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Thread: I Hate My Car

  1. #31
    Senior Member Yppej's Avatar
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    The other dealerships are an hour away. I emailed two of them for a brake quote a few weeks ago and neither responded. They also both have language on their repair orders that there is no warranty on any of their work and they ask you to sign that you are waiving even the implied warranty of merchantability.

    I was surprised the independent shop didn't have a gauge to measure metric pressure since even American cars frequently use metric measurements now since they are sold abroad as well as domestically.

  2. #32
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    My only experience with flickering lights and gauges in a car was many years ago... and a “foreign” car- an English sports car, a Spitfire. From almost day 1, things electrical flickered, sometimes to the point of interfering with use. Since I was commuting 100 miles RT to college twice a week, I really wanted/needed peace of mind that I wasn’t going to get stuck on the side of the road some evening, so I took it to several service people, all to no avail.

    Finally, someone recommended a guy who was trying to get out of automotive repair and into another (cleaner, LOL) line of work, but he agreed to see me, and my car. He listened patiently to my story, turned the car on, flipped switches, nobs, etc. then he imparted a small bit of wisdom- “flickering lights generally indicate loose connections.”

    OK, I’ll buy that. So how do we fix it? He offered me a deal I could not refuse: For $100 I can completely rewire you car in about 4 hours. And I guarantee you won’t have any more electrical problems.

    Bingo! I left the car with him, drove his car off, returned in 4 hours, he was finished, and just like he said, No More Electrical Problems, ever.

    Now that was a long time ago, and a much simpler car, but I would be willing to bet that your car has loose connections some where, i.e. sometimes it’s fine, other times dash lights come on, things jostle loose when you bumpety-bump down the road.

    My suggestion is to see if you or your son can find a guy who is really knowledgeable in automotive electrical- think, word-of-mouth referrals here -who likes a challenge. The let him have at it.

    I would bet you can find someone who is underworked and bored in this pandemic, who will be happy to take it on. Just remember, you will want to pay him well, as you will not have any more angst over your car.

  3. #33
    Senior Member Yppej's Avatar
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    That sounds like a very good idea Mschrigo. My son is going to try another mechanic Monday, one who has worked extensively on my parents' foreign cars over the years. I inherited the never give up on a car if you can help it philosophy from them, and my son even more so.

  4. #34
    Senior Member SteveinMN's Avatar
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    Quote Originally Posted by mschrisgo2 View Post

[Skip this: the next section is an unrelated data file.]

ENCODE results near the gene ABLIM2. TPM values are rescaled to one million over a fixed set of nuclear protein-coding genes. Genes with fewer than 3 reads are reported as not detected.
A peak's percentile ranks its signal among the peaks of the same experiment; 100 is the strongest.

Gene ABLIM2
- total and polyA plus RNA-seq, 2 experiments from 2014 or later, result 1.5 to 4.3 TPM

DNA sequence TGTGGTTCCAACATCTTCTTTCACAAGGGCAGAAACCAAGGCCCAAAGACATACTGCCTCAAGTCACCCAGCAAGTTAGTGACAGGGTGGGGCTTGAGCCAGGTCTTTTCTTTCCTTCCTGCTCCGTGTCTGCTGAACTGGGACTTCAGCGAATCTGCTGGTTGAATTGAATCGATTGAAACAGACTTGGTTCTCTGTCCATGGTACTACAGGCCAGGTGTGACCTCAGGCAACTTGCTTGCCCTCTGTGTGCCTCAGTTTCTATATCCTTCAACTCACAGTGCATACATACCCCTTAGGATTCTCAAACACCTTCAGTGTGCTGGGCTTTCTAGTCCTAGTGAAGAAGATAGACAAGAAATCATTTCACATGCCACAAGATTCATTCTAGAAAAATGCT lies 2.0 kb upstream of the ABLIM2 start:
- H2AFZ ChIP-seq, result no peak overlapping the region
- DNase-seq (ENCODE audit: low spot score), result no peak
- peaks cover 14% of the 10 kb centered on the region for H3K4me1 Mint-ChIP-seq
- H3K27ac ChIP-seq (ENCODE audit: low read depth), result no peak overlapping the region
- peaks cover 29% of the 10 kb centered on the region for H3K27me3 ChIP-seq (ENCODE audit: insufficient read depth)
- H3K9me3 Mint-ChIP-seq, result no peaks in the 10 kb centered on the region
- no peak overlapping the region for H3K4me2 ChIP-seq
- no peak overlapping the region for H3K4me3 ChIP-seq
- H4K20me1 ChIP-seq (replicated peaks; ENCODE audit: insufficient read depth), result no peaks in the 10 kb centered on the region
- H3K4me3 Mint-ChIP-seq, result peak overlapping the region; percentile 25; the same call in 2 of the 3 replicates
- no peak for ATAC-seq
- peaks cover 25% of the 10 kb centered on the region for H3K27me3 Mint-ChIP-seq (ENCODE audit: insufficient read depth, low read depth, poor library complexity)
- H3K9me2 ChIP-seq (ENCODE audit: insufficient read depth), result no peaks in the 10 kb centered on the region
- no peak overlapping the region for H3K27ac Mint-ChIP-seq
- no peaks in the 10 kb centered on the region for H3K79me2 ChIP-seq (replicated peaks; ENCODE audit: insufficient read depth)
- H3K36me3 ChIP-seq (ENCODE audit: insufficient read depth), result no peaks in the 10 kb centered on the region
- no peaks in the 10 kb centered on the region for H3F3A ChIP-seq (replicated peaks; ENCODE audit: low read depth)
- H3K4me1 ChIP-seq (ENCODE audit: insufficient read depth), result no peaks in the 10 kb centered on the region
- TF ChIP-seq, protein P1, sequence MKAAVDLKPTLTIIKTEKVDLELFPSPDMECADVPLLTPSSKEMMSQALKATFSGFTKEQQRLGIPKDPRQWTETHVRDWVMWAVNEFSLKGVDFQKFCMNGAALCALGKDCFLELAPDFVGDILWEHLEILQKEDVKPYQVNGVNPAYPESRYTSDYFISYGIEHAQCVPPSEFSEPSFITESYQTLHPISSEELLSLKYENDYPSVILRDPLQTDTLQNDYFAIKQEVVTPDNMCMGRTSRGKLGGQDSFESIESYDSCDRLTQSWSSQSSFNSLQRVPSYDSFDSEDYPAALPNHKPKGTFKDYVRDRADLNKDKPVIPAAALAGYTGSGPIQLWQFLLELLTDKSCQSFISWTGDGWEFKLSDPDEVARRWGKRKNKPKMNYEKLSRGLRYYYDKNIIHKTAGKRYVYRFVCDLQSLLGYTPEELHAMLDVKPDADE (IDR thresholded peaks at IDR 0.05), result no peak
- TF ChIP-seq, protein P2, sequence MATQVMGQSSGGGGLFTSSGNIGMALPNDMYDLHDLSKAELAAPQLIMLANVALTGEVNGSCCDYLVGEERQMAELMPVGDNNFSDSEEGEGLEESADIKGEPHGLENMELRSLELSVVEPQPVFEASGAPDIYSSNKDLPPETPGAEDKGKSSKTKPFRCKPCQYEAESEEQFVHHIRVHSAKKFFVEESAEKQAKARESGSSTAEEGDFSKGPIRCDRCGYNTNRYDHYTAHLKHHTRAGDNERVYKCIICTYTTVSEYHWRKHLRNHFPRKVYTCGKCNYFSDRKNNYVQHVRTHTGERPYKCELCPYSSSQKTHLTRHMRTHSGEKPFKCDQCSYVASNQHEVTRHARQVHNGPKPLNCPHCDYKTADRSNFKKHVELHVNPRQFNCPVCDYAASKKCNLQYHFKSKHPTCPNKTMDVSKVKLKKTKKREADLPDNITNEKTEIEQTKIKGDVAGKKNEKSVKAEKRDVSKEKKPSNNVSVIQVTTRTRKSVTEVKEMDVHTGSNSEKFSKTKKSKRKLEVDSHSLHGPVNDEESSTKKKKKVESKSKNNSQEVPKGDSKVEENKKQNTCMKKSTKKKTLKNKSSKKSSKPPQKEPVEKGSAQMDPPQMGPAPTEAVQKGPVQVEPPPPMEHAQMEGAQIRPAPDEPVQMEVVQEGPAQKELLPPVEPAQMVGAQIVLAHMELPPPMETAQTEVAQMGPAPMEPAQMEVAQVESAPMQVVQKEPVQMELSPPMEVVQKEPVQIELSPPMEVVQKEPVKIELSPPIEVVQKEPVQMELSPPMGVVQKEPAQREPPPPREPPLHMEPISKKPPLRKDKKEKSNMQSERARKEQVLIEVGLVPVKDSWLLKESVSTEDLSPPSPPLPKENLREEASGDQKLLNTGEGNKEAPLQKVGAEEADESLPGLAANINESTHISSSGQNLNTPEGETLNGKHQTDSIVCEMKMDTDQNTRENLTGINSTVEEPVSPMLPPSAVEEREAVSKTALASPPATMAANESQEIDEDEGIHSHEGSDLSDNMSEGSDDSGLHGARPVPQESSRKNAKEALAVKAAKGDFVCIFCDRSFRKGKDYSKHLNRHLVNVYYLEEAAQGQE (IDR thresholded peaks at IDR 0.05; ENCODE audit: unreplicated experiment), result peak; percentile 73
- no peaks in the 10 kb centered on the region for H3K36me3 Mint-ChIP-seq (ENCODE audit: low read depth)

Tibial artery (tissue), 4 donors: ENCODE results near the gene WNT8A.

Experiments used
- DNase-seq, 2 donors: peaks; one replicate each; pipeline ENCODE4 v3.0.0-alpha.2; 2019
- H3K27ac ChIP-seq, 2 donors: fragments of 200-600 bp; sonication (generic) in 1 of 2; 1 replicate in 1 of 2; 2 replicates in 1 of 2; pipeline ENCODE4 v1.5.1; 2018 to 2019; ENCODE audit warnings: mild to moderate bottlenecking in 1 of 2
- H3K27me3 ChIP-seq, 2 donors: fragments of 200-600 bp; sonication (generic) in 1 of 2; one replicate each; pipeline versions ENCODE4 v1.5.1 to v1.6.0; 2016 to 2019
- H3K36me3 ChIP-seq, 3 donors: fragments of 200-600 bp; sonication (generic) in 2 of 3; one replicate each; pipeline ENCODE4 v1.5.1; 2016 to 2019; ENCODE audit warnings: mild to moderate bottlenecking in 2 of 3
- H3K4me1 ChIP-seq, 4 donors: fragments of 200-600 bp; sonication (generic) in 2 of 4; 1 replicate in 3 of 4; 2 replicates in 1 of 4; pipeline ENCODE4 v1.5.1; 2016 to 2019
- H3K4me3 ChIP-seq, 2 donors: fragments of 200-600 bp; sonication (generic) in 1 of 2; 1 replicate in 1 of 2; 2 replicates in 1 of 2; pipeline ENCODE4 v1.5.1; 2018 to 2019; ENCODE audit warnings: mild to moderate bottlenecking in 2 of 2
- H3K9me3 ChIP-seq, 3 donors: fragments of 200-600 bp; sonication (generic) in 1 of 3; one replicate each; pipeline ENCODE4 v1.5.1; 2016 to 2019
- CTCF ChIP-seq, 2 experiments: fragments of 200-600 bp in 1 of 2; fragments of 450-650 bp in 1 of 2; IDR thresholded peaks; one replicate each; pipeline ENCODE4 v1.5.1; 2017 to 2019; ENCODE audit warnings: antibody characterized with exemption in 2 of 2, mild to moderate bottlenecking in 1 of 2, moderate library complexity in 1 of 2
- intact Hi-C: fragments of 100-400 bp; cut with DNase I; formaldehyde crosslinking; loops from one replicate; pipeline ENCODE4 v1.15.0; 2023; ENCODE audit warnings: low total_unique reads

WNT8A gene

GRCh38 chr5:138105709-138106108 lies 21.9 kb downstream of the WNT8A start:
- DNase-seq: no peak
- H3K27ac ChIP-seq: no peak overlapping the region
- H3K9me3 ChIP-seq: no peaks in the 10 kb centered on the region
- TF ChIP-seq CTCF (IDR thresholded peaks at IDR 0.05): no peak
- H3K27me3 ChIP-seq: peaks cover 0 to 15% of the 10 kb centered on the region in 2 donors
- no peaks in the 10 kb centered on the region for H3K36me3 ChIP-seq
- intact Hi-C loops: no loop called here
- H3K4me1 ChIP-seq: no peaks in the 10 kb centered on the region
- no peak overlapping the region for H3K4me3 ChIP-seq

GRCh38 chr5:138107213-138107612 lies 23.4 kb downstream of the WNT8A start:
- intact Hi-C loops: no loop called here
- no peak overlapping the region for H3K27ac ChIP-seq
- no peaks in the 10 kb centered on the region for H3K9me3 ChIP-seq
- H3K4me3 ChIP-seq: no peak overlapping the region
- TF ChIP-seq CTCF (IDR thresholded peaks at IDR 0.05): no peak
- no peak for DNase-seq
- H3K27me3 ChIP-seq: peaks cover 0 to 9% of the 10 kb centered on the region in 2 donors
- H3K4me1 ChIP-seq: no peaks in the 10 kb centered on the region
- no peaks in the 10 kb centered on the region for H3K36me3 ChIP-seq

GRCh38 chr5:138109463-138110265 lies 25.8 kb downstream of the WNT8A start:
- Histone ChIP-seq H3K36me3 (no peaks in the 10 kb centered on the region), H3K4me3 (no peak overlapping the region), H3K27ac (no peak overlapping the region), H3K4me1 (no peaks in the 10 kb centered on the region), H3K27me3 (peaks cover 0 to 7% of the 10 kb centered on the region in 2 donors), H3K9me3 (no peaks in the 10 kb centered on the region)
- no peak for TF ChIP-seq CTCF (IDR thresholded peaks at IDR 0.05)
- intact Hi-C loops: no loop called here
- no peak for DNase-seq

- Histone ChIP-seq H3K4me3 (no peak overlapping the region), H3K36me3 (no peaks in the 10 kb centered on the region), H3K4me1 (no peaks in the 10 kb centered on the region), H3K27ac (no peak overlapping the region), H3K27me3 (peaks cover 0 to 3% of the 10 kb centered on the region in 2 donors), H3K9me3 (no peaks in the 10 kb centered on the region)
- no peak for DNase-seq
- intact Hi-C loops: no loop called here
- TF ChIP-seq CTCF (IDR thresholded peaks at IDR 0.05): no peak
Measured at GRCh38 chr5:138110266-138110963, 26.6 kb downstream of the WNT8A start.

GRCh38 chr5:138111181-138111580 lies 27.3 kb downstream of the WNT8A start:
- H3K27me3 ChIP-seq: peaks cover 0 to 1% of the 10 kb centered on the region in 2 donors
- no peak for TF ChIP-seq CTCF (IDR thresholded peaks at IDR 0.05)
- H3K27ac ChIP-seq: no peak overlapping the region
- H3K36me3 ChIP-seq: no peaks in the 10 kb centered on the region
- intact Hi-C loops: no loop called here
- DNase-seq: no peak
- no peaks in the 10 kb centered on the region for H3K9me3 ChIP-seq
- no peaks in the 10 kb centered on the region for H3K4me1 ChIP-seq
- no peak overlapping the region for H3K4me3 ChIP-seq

My only experience with flickering lights and gauges in a car was many years ago... and a “foreign” car- an English sports car, a Spitfire. From almost day 1, things electrical flickered, sometimes to the point of interfering with use.
    For years, the primary supplier of electrical items like headlamps, switches, etc., for British cars was a company called Lucas Electrical. Their reputation was so poor that founder Joseph Lucas often was referred to as "The Prince of Darkness".

    mschrisgo, that's a great idea. In VW diesel land, where I live, there are Web sites devoted to the cars/engines and people referred to as "local gurus" -- people who generally have full-time jobs but love to work on their cars and who, often, will work on other people's cars, for much less money (or beer) than a pro mechanic would charge. That's probably not the case for every brand (I've never found a local guru for our Kia but maybe that's saying something about the car) but it might be another way to find someone who knows the ins and outs of your car model and can access the brains of others who know it, too.
    Success is to be measured not so much by the position that one has reached in life as by the obstacles which he has overcome. - Booker T. Washington

  5. #35
    Senior Member razz's Avatar
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    I had a flickering light in the 90's so bear that timeframe in mind. Anyway, over a few trips to the garage, it was finally discovered that a wire or two had been munched on by mice. It required replacing the whole electrical harness but the problem cleared up. I usually bought a used car with 50-80 thousand km and drove it for more than 10 years with little more than regular maintenance of oil changes, brakes, tires, and annual oil undercoating against rust. They looked good at the end when serious problems arose.
    As Cicero said, “Gratitude is not only the greatest of virtues, but the parent of all the others.”

  6. #36
    Senior Member Yppej's Avatar
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    Could be wiring - I have no garage and sparrows like to crawl under my car - but given the ticking it also could be a genuine lubrication problem affecting the valves.

  7. #37
    Senior Member Yppej's Avatar
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    Today I drove the car to work for the first time since DS took it for an oil change and the oil pressure light did not flicker at all. This leads me to believe the problem is not electrical but oil pressure related and that the oil is thinning too quickly after oil changes.

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